Florida Gov. Ron DeSantis fired back at recalcitrant school boards who are planning to defy his executive order against mask mandates, saying they may not get paid.
“With respect to enforcing any financial consequences for noncompliance of state law regarding these rules and ultimately the rights of parents to make decisions about their children’s education and health care decisions, it would be the goal of the State Board of Education to narrowly tailor any financial consequences to the offense committed,” said a statement from the GOP governor’s office on Monday.
“For example, the State Board of Education could move to withhold the salary of the district superintendent or school board members, as a narrowly tailored means to address the decision-makers who led to the violation of law,” the statement continued.
“Education funding is intended to benefit students first and foremost, not systems,” the statement added.
“The Governor’s priorities are protecting parents’ rights and ensuring that every student has access to a high-quality education that meets their unique needs,” it said.
The statement is the latest salvo in the growing war between some larger Democrat-run school districts in the state and DeSantis, who has repeatedly said he believes forcing kids to wear masks for more than eight hours a day is harmful.
He has also said that given kids’ low susceptibility to COVID-19 and its Delta variant, it should be up to parents to make the decision, not school districts.
Last week, DeSantis threatened to defund districts that defied his order, leading at least two of them to reverse course.
But Monday’s statement appeared to clarify that only salaries for school superintendents and board members would be withheld, not for teachers and school staff.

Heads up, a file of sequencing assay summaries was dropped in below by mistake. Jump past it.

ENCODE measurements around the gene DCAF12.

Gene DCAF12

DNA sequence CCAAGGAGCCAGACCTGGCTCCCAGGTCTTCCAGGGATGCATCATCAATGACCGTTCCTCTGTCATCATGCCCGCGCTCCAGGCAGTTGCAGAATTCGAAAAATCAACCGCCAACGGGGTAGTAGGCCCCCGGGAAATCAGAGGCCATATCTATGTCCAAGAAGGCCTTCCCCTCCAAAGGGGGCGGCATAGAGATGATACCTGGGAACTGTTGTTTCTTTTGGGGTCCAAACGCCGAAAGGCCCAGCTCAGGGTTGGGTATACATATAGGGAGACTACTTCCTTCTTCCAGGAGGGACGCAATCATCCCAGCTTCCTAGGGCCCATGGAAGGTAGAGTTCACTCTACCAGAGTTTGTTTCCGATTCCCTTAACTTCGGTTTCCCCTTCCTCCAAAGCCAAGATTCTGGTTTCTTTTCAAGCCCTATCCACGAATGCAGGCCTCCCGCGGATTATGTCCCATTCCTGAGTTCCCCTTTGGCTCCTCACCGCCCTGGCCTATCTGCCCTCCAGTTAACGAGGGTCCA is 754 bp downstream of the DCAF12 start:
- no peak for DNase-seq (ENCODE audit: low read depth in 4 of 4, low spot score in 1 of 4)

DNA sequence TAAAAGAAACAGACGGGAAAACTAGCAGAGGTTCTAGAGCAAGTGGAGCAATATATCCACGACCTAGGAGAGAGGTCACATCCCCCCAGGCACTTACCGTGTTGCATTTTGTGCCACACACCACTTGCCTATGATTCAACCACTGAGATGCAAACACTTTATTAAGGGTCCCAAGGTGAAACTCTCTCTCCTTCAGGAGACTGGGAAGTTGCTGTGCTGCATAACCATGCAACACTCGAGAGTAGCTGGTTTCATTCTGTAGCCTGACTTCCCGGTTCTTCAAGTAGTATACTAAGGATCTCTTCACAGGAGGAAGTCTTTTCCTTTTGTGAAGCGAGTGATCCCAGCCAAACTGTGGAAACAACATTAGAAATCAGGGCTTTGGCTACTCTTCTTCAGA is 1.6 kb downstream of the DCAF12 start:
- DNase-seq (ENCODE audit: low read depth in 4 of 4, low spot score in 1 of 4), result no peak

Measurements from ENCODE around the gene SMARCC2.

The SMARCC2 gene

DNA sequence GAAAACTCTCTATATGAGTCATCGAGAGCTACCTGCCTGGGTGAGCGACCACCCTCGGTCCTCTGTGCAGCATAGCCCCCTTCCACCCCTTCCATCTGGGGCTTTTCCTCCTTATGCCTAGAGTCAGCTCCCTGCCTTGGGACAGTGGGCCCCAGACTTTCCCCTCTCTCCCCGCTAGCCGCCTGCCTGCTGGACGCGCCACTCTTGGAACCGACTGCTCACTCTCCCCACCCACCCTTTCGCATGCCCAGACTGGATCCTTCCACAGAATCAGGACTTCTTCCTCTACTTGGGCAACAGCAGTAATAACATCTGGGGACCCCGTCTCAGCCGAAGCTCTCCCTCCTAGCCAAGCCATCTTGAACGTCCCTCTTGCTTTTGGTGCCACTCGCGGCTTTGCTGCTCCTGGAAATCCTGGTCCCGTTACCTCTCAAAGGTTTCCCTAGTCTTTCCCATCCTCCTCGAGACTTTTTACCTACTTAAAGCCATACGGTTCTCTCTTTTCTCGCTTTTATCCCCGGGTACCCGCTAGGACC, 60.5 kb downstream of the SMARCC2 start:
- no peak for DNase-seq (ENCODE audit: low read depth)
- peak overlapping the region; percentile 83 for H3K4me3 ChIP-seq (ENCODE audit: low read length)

The governor’s statement also comes after a group of Florida parents asked a judge to block DeSantis’ order ahead of the official start of the school year.
The lawsuit argues that DeSantis’ order violates a provision in the state constitution that requires school officials to ensure a safe environment for students.
“The Executive Order impairs the safe operation of schools,” said the parents in the lawsuit, which was filed in Leon County.
“Students will become sick and potentially die as a result of the failure to follow the mandatory masking requirements” that were established by the Centers for Disease Control and Prevention.
In fact, the CDC issued guidance, not requirements, and initially, the agency said that only unvaccinated children 12 and younger should wear masks.
“At least seven states, including Arizona, Texas and Arkansas, have banned local school districts from requiring pupils to wear masks,” Newsmax reported Monday.
“Other states, like California and Washington, have required them in public schools but with some flexibility for school districts,” the outlet continued.
When DeSantis issued his executive order July 30, he called the CDC’s guidance “unscientific and inconsistent.”
Sen. Bill Cassidy, R-La., a physician who practiced for 20 years, told CNN over the weekend he disagreed with DeSantis’ order.
“The local officials should have control here,” Cassidy said.
“When it comes to local conditions, if my hospital is full, and my vaccination rate is low, and infection rate is going crazy, we should allow local officials to make those decisions best for their community.”
Syndicated with permission from USA Features Media.